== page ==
IL Attorney General Madigan Defeated: FOID Cardholder Names Not Open to Public

Second Amendment advocates haven’t heard much in the way of good news recently from the State of Illinois. In the last few weeks alone, a much awaited concealed carry bill was voted down in the Illinois House, and the state Senate voted to further restrict gun ownership for those convicted of domestic abuse or named in a restraining order. In a further aggravating twist, outgoing Mayor Richard M. Daley – a staunch and longtime proponent of strict gun control measures in Chicago – requested that his retinue of gun-toting bodyguards extend their protection indefinitely after his retirement.

The ebb and flow of gun policy in Illinois is fickle at best, representing more flow than ebb for those seeking laxer gun regulation in recent times. But Illinois lawmakers changed course, or at least pumped the breaks, Friday as the Senate voted overwhelmingly to keep private the names of individuals who hold a firearm owner identification card (FOID).

Approving the measure by a vote of 42-1 that will send the bill to the desk of Gov. Pat Quinn, the Senate overruled a decision by Attorney General Lisa Madigan’s office that said gun owners’ names were a matter of public record as per Illinois’s open records law. The Attorney General’s Office made the ruling after the Illinois State Police refused to turn over the names of registered gun owners to the Associated Press. Governor Quinn is expected to support the legislation.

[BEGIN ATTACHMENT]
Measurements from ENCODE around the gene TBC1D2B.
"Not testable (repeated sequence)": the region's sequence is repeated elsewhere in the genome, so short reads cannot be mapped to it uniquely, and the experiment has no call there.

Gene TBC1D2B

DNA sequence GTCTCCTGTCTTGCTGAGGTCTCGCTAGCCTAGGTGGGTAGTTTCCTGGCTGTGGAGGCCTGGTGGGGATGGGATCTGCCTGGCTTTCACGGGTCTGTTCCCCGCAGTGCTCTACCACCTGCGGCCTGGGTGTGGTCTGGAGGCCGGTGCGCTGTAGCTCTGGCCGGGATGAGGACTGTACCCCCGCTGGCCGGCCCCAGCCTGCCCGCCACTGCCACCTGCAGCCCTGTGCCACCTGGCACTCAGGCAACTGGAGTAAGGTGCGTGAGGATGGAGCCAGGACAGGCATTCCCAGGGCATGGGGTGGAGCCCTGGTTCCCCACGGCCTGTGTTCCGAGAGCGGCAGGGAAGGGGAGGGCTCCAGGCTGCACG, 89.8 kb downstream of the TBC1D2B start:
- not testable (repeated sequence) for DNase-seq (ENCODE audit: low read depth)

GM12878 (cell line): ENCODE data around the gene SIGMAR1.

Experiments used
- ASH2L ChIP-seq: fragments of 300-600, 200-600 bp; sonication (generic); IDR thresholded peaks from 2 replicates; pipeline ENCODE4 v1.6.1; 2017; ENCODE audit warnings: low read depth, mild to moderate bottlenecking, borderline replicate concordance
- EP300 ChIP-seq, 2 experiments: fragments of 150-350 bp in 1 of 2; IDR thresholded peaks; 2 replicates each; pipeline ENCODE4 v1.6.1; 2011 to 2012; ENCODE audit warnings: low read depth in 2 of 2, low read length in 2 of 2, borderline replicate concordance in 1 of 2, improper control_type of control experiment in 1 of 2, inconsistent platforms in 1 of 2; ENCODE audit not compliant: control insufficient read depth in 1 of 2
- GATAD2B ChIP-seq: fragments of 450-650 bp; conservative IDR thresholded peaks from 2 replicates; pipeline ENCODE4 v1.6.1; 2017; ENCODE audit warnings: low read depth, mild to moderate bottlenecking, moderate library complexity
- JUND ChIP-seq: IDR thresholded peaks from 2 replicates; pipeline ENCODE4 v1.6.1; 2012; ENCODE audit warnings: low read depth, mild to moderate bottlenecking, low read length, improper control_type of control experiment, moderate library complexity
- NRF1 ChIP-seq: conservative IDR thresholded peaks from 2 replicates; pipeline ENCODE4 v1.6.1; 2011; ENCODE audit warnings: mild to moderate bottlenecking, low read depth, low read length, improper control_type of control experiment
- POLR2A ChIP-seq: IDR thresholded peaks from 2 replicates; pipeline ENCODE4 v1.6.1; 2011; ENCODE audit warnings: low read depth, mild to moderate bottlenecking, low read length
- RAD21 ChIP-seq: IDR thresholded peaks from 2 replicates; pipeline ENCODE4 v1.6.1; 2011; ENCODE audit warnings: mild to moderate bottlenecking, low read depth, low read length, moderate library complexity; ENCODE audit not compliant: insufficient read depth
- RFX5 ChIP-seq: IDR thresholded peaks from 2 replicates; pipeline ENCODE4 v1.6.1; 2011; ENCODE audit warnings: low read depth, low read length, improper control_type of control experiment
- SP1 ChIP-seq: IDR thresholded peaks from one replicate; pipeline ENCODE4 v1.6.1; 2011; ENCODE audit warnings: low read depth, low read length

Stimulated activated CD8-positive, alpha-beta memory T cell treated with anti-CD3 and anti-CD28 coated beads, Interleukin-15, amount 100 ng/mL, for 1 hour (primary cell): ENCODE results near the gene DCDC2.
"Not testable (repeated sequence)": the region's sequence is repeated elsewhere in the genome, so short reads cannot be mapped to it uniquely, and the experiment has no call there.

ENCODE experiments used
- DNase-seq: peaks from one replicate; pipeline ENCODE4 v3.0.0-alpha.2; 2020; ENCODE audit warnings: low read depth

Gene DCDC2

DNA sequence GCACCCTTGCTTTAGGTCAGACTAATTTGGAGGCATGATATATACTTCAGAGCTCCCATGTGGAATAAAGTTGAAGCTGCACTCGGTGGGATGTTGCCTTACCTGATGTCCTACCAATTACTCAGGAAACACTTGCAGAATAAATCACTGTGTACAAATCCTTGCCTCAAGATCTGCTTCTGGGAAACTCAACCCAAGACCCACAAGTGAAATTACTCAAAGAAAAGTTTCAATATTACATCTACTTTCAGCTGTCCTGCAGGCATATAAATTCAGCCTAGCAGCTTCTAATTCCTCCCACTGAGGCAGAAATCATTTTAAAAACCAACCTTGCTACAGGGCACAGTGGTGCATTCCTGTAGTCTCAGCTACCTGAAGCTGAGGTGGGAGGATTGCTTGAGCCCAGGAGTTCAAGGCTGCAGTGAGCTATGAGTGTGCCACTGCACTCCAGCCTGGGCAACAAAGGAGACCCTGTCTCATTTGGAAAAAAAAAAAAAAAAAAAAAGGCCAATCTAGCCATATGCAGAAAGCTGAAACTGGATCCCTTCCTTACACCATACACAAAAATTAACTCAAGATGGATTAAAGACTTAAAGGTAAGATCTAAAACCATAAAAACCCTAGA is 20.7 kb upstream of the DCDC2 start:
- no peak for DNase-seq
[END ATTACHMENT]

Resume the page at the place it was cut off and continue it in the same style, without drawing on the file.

Michael Oreskes, AP senior managing editor for U.S. news, defended the request for FOID cardholder names, stating “These records and open access to government officials help shine a light into the dark places where wrongdoing can occur, and historically always has…The actions of government should be transparent to all, which is why we sought the FOID cards and will continue to seek other government records in the future.”

Judging by their refusal to turn over the information, the Illinois State Police did not agree, reportedly citing concerns that criminals could use the information to steal guns or target unarmed citizens. Indeed, the request drew criticism from a number of constituencies, including the Illinois State Rifle Associated, whose executive director, Richard Pearson, stated, “We’ve always felt that the intent of the FOID law was to keep everything private…Anything that could be used to do harm to the public should be kept secure.”

A statement from Todd Vandermyde, the Illinois lobbyist for the NRA, was less diplomatic. Vandermyde asserted, “It’s nobody’s business what I keep in my home. It’s not my fault the state of Illinois requires em to get a license to exercise a constitutional right…it is no reason for the news or anyone else to be prodding around in my rights.”

Brian Malte, a member of the Brady Campaign to Prevent Gun Violence, took a more moderate stance, stating, “there needs to be assurances by government officials that they will audit the system to make sure it’s working as intended.”

A number of media investigations in other states uncovered disturbing instances in which felons were issued concealed-carry licenses. In another relevant case, an Iowa newspaper recently drew sharp criticism from gun rights activists when the publication released the names of thousands of concealed-carry permit holders.

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